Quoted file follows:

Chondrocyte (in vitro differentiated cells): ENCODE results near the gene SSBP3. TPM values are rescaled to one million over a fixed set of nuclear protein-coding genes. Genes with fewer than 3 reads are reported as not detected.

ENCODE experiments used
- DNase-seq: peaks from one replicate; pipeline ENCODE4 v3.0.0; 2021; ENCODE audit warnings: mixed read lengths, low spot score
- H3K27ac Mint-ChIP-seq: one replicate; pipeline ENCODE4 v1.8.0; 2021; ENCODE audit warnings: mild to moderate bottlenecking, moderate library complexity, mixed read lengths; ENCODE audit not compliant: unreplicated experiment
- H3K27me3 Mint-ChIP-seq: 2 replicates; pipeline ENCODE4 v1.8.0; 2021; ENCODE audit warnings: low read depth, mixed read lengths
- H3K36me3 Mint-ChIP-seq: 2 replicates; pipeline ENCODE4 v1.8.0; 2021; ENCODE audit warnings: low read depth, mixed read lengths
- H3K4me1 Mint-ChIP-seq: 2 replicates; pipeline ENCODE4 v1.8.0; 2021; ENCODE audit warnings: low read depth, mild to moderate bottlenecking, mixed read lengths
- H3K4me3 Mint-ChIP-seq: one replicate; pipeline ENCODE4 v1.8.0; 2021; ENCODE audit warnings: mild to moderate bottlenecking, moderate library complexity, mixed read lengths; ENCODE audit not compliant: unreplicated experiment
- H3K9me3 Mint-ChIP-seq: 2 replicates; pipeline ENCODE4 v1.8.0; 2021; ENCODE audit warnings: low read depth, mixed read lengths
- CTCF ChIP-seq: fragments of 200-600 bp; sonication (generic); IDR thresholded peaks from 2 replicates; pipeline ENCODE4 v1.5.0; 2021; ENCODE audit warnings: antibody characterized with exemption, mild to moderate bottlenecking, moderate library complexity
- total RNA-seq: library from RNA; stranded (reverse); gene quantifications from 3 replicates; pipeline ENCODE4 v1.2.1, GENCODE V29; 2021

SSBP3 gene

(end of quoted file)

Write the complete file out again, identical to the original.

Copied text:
Chondrocyte (in vitro differentiated cells): ENCODE results near the gene SSBP3. TPM values are rescaled to one million over a fixed set of nuclear protein-coding genes. Genes with fewer than 3 reads are reported as not detected.

ENCODE experiments used
- DNase-seq: peaks from one replicate; pipeline ENCODE4 v3.0.0; 2021; ENCODE audit warnings: mixed read lengths, low spot score
- H3K27ac Mint-ChIP-seq: one replicate; pipeline ENCODE4 v1.8.0; 2021; ENCODE audit warnings: mild to moderate bottlenecking, moderate library complexity, mixed read lengths; ENCODE audit not compliant: unreplicated experiment
- H3K27me3 Mint-ChIP-seq: 2 replicates; pipeline ENCODE4 v1.8.0; 2021; ENCODE audit warnings: low read depth, mixed read lengths
- H3K36me3 Mint-ChIP-seq: 2 replicates; pipeline ENCODE4 v1.8.0; 2021; ENCODE audit warnings: low read depth, mixed read lengths
- H3K4me1 Mint-ChIP-seq: 2 replicates; pipeline ENCODE4 v1.8.0; 2021; ENCODE audit warnings: low read depth, mild to moderate bottlenecking, mixed read lengths
- H3K4me3 Mint-ChIP-seq: one replicate; pipeline ENCODE4 v1.8.0; 2021; ENCODE audit warnings: mild to moderate bottlenecking, moderate library complexity, mixed read lengths; ENCODE audit not compliant: unreplicated experiment
- H3K9me3 Mint-ChIP-seq: 2 replicates; pipeline ENCODE4 v1.8.0; 2021; ENCODE audit warnings: low read depth, mixed read lengths
- CTCF ChIP-seq: fragments of 200-600 bp; sonication (generic); IDR thresholded peaks from 2 replicates; pipeline ENCODE4 v1.5.0; 2021; ENCODE audit warnings: antibody characterized with exemption, mild to moderate bottlenecking, moderate library complexity
- total RNA-seq: library from RNA; stranded (reverse); gene quantifications from 3 replicates; pipeline ENCODE4 v1.2.1, GENCODE V29; 2021

SSBP3 gene